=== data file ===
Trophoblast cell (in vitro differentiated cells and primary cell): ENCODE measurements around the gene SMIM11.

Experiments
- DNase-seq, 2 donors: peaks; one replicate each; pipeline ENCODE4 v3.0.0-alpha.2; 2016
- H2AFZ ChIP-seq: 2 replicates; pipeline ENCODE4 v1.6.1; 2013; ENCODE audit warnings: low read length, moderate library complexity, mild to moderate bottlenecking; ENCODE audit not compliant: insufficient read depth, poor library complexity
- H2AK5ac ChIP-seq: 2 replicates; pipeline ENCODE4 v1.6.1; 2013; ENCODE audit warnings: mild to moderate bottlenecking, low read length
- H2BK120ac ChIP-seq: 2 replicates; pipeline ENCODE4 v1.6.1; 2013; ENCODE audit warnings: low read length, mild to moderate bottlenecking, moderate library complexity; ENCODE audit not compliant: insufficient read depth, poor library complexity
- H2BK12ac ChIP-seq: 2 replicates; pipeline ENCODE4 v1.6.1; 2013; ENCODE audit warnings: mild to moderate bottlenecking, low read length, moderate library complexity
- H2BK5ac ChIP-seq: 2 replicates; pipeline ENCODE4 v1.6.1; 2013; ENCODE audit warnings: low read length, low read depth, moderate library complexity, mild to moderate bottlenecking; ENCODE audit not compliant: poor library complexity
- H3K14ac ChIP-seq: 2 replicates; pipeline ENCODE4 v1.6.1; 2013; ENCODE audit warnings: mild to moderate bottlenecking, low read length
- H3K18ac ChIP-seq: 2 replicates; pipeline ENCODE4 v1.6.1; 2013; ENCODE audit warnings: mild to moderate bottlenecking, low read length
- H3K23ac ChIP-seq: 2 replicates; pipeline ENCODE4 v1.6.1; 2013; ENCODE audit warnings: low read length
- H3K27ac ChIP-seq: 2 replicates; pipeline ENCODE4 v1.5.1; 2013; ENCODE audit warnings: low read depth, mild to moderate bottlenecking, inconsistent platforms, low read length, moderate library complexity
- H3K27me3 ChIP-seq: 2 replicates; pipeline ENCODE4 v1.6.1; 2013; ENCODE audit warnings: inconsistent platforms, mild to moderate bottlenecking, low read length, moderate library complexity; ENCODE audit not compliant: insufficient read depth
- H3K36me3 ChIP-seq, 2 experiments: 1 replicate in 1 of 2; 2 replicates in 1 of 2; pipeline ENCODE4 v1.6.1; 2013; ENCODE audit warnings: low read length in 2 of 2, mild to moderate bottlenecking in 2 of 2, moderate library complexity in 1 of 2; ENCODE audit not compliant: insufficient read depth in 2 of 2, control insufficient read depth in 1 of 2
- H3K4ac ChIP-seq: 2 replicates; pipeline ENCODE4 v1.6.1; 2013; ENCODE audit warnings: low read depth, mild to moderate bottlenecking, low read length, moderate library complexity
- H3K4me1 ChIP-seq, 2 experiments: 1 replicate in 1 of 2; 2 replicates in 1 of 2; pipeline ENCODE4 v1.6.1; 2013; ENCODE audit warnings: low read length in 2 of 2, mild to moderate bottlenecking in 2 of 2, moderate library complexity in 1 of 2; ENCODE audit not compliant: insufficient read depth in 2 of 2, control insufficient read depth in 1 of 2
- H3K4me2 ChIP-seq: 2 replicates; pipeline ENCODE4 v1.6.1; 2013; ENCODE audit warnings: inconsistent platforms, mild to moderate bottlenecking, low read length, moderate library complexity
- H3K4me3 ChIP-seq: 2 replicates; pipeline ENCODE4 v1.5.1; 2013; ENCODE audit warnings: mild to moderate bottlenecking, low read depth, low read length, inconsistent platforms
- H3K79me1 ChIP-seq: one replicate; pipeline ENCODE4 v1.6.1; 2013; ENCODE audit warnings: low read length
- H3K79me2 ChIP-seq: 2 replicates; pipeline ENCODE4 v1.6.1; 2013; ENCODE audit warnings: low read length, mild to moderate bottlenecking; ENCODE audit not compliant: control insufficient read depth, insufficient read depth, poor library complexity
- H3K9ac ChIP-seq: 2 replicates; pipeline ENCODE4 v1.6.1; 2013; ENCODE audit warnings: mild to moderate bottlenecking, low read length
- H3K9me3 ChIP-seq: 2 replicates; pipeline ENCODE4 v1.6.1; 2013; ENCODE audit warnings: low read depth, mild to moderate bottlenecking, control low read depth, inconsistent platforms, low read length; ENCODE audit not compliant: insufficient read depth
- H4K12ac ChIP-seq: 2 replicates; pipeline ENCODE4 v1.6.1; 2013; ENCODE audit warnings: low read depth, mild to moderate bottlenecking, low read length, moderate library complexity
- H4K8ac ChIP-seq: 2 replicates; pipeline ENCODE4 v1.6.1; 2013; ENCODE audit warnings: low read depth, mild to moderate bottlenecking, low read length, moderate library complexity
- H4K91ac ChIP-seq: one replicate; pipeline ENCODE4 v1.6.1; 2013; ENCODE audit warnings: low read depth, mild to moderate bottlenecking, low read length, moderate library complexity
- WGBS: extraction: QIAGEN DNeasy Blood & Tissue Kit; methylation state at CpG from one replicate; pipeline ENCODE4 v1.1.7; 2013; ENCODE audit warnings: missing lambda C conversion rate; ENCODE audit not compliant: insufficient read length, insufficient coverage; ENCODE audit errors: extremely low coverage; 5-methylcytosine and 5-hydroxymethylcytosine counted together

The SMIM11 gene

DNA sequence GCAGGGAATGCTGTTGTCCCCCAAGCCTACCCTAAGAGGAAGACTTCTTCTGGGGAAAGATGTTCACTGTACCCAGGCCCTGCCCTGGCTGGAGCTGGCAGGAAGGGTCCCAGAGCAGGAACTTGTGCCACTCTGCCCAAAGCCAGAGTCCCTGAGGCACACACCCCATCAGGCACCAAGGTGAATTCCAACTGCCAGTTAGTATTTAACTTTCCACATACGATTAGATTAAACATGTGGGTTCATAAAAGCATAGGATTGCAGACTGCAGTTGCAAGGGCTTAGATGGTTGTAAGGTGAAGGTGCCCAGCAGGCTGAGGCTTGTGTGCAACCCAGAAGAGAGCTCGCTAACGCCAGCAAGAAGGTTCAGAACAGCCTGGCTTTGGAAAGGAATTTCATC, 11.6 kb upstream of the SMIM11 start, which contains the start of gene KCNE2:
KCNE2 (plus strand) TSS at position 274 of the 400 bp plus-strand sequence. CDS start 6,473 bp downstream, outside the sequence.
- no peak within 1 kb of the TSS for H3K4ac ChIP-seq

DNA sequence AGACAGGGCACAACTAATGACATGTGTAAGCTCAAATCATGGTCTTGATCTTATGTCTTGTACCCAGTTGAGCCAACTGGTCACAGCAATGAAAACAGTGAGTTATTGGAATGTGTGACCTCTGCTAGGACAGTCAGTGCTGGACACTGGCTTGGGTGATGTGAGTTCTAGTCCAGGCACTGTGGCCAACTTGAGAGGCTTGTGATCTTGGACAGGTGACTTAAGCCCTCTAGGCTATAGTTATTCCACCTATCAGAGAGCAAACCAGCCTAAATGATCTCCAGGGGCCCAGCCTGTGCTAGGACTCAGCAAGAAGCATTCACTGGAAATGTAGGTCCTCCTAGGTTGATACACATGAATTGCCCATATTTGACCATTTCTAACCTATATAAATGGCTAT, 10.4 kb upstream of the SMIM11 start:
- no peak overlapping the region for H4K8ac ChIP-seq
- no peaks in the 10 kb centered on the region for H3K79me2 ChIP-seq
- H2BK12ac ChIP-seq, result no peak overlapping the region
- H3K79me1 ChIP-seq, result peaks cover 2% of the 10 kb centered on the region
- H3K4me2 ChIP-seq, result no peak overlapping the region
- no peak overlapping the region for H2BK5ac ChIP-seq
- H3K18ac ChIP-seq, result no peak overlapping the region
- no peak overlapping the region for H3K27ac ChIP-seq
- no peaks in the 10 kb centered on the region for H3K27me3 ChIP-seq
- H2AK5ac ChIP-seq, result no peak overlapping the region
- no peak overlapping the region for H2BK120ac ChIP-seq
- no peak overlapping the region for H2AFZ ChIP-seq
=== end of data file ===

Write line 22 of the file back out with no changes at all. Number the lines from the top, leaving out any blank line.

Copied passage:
- H3K9me3 ChIP-seq: 2 replicates; pipeline ENCODE4 v1.6.1; 2013; ENCODE audit warnings: low read depth, mild to moderate bottlenecking, control low read depth, inconsistent platforms, low read length; ENCODE audit not compliant: insufficient read depth